US elections : A comedy of errors

"The end" cried a banner outside the US Supreme Court, the day the 9-member bench sealed the fate of Democrat candidate Albert Gore. A symbol of the 5-week long saga of the American struggle to elect a president. The placard was perhaps a more poignant symbol of the sloppiness of the whole affair and its even clumsier ending. Akrita Reyar examines.

By Akrita Reyar | Last Updated: Sep 24, 2014, 15:53 PM IST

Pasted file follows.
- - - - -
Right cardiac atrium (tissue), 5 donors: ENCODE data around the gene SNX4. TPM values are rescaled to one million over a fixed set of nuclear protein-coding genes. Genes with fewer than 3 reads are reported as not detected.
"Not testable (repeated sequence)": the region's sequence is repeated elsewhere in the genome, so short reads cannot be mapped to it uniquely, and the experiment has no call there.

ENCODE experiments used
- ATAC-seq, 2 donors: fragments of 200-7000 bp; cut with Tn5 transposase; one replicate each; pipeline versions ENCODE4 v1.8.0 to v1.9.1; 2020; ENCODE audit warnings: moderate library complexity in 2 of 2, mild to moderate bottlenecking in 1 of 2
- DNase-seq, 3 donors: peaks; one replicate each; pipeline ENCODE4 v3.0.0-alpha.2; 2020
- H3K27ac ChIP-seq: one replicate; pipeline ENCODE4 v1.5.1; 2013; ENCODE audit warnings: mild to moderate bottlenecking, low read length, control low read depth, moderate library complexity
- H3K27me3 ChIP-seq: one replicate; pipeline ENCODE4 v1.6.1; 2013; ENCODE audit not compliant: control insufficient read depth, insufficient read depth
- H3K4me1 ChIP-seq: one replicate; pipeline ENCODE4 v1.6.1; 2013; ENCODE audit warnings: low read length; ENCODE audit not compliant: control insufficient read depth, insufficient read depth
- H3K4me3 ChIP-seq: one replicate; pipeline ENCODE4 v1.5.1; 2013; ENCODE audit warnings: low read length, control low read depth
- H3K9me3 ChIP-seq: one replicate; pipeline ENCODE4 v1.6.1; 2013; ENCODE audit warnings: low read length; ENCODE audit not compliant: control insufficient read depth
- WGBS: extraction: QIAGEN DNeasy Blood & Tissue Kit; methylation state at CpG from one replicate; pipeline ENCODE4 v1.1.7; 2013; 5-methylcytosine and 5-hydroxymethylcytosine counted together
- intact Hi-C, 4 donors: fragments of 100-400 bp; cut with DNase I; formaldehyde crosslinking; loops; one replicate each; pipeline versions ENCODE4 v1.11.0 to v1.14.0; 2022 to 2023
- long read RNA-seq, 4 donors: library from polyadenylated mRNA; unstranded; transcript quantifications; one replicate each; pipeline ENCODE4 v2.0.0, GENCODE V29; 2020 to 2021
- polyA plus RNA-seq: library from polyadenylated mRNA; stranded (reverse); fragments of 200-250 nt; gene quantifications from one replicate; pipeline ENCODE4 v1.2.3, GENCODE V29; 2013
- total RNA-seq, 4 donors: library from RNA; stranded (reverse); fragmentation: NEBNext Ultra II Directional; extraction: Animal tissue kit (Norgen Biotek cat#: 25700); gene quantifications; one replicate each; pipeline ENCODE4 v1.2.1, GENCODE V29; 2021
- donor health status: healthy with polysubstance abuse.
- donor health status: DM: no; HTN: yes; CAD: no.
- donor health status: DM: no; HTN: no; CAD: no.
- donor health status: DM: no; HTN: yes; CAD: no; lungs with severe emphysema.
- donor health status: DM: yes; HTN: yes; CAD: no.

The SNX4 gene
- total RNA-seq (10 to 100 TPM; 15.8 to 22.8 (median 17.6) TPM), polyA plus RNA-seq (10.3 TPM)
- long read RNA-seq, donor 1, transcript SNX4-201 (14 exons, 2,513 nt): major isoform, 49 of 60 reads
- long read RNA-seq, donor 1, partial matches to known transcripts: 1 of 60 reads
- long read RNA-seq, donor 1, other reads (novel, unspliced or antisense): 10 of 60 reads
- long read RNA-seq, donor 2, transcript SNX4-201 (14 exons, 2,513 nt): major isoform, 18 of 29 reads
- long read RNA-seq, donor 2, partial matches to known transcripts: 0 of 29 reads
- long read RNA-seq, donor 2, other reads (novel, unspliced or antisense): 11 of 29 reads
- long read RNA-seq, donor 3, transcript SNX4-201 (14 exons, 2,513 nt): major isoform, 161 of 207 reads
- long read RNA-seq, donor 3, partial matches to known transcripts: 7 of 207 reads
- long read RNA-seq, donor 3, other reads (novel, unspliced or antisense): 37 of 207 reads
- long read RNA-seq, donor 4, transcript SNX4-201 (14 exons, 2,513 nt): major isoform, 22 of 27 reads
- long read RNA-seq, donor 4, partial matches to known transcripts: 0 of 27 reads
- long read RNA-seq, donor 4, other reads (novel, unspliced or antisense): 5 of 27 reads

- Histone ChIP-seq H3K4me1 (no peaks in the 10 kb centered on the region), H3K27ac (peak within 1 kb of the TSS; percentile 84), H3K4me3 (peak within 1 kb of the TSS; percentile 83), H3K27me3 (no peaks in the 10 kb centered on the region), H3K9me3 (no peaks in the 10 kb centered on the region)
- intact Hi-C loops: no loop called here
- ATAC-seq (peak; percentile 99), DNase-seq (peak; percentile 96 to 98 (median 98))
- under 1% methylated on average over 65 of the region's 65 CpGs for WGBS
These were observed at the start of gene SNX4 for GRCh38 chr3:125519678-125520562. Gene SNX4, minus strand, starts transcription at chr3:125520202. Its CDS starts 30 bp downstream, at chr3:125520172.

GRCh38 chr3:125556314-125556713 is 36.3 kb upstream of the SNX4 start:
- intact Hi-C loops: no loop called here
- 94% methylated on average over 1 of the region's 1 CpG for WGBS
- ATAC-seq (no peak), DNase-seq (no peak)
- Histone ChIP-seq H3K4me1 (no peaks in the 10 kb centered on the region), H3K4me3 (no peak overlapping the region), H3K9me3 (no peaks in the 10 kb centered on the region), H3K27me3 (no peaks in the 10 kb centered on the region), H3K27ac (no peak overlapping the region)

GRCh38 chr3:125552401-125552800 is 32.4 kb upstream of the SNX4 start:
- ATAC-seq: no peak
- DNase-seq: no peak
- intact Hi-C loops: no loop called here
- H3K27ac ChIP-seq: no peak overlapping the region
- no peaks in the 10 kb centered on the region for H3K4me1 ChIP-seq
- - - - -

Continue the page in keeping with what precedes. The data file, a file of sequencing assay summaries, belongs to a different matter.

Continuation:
"The end" cried a banner outside the US Supreme Court, the day the 9-member bench sealed the fate of Democrat candidate Albert Gore. A symbol of the 5-week long saga of the American struggle to elect a president. The placard was perhaps a more poignant symbol of the sloppiness of the whole affair and its even clumsier ending. Akrita Reyar examines. The Americans have, at last, elected a president. But then, just about. By the end of it all, there was more a feeling of fatigue and desire to end the uncertainty than the need for justice to prevail. United States of America, the torchbearer of the world, will have as a leader a man who has nearly 300,000 less popular votes than his opponent. It is also almost certain that had the disputed ballots of Florida been recounted, Gore would have emerged winner even through the electoral college system of electing president. Yet, George W Bush will be America’s 43rd President. And there`s hardly a ripple in the public. Television channels world over beamed vox pops of American citizens saying they were sorry for Gore but relieved that it was all over. Some were not even that sympathetic. Barring Rev Jesse Jackson, there was no other prominent American personality that egged Gore to fight on. Surprising still is that even senior Democrat leaders asked Gore to bow out after the SC verdict. But why? Imagine the storm such a condition would have created in India. Even the most reticent sections of public opinion would have described it as unfair. The US SC just accepted the inability of a reasonable recount within deadline and let it be. Surely, a more dynamic verdict was expected. Courts, around the world, are supposed to deliver justice and not get tangled in technicalities. What is frightening is that the verdict was delivered by the Supreme Court of the country that has arrogated the role of upholder of human rights, freedom and fairness. The country has in all world fora talked about democracy as means of knowing and respecting the verdict of the people. At home, in glaring world eye, it has done just the opposite. These indeed are the ironies of history. A solemn Gore, in his concession speech, said that he disagreed with the court`s decision but had yielded to patriotism over partisanship. It was a sad scene. On Monday, the electoral college meets to vote. Bush will take over as President on January 20. It will not be time for the nation to put behind the past but to dwell over it. It will have to come up with some difficult answers and device ways that such a situation is not repeated. But, the Vice President has had to pay a price for the lesson. The ring of injustice will not go away.